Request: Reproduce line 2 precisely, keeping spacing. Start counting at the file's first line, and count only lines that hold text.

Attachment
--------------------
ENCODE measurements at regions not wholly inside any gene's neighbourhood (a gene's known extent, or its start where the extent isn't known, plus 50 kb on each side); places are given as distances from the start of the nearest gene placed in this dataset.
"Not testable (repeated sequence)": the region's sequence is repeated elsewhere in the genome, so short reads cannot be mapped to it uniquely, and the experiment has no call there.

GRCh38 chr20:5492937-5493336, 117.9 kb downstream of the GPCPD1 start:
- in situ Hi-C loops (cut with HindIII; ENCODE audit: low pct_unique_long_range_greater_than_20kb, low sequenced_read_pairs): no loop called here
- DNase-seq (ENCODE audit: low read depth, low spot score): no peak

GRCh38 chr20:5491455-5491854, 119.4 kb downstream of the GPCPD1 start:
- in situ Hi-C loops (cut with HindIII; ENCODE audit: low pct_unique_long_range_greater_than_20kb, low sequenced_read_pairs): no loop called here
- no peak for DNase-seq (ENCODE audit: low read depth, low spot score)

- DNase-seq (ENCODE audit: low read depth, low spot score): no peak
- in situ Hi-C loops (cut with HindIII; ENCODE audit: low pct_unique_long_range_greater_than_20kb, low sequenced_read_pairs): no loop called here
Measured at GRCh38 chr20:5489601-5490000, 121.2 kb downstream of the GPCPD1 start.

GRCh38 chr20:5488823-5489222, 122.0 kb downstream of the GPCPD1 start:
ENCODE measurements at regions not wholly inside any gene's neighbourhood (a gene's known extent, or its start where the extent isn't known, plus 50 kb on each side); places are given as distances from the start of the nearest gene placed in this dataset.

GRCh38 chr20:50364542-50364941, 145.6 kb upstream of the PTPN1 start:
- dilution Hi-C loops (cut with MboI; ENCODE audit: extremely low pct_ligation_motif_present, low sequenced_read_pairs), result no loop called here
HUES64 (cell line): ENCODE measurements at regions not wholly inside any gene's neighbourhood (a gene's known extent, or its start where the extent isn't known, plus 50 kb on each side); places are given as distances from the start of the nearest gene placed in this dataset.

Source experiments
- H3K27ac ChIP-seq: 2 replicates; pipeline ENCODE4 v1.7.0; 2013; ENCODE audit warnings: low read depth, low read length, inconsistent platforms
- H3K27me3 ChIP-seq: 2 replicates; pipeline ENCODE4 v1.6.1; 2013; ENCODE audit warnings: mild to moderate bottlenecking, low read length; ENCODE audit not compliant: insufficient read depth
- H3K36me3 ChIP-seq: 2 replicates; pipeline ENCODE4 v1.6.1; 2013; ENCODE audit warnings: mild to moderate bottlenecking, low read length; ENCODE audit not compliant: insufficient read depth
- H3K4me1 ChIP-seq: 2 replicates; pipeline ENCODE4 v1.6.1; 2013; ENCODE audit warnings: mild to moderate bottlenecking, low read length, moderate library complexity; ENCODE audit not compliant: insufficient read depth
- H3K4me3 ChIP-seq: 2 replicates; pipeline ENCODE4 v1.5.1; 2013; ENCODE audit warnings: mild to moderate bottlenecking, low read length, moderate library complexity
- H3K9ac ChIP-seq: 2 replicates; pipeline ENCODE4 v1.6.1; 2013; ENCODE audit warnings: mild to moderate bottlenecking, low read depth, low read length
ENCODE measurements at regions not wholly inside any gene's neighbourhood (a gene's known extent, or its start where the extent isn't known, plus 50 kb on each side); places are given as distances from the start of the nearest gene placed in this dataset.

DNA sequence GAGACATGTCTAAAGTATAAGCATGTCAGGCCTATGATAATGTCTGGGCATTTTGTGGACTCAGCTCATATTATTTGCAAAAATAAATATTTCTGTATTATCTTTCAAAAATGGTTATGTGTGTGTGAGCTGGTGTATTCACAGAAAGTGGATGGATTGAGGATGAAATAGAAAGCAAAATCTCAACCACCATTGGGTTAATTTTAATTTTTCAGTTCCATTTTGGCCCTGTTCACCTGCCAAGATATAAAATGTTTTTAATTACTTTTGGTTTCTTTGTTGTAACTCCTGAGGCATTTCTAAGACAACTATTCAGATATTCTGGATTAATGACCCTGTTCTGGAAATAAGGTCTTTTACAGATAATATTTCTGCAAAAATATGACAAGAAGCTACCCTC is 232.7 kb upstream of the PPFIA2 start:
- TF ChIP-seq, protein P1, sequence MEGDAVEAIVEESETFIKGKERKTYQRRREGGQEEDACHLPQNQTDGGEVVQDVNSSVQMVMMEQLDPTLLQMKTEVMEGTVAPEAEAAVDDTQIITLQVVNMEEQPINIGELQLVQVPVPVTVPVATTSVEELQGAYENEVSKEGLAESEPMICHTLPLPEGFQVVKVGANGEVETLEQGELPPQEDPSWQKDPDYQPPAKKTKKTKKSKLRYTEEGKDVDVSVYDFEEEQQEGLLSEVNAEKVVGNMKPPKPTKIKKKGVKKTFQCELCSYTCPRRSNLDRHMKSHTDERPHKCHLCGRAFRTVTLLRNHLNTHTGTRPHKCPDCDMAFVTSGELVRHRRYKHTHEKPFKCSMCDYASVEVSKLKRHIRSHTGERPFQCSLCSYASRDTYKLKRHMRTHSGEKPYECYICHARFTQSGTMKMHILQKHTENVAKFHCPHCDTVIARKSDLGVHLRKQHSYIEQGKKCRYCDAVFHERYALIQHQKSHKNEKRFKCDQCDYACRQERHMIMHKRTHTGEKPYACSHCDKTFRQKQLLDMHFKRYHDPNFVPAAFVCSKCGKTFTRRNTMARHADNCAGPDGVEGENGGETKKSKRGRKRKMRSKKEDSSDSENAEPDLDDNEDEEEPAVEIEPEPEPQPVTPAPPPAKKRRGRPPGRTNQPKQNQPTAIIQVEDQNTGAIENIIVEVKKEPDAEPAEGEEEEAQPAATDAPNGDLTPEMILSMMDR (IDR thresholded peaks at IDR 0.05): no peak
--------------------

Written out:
"Not testable (repeated sequence)": the region's sequence is repeated elsewhere in the genome, so short reads cannot be mapped to it uniquely, and the experiment has no call there.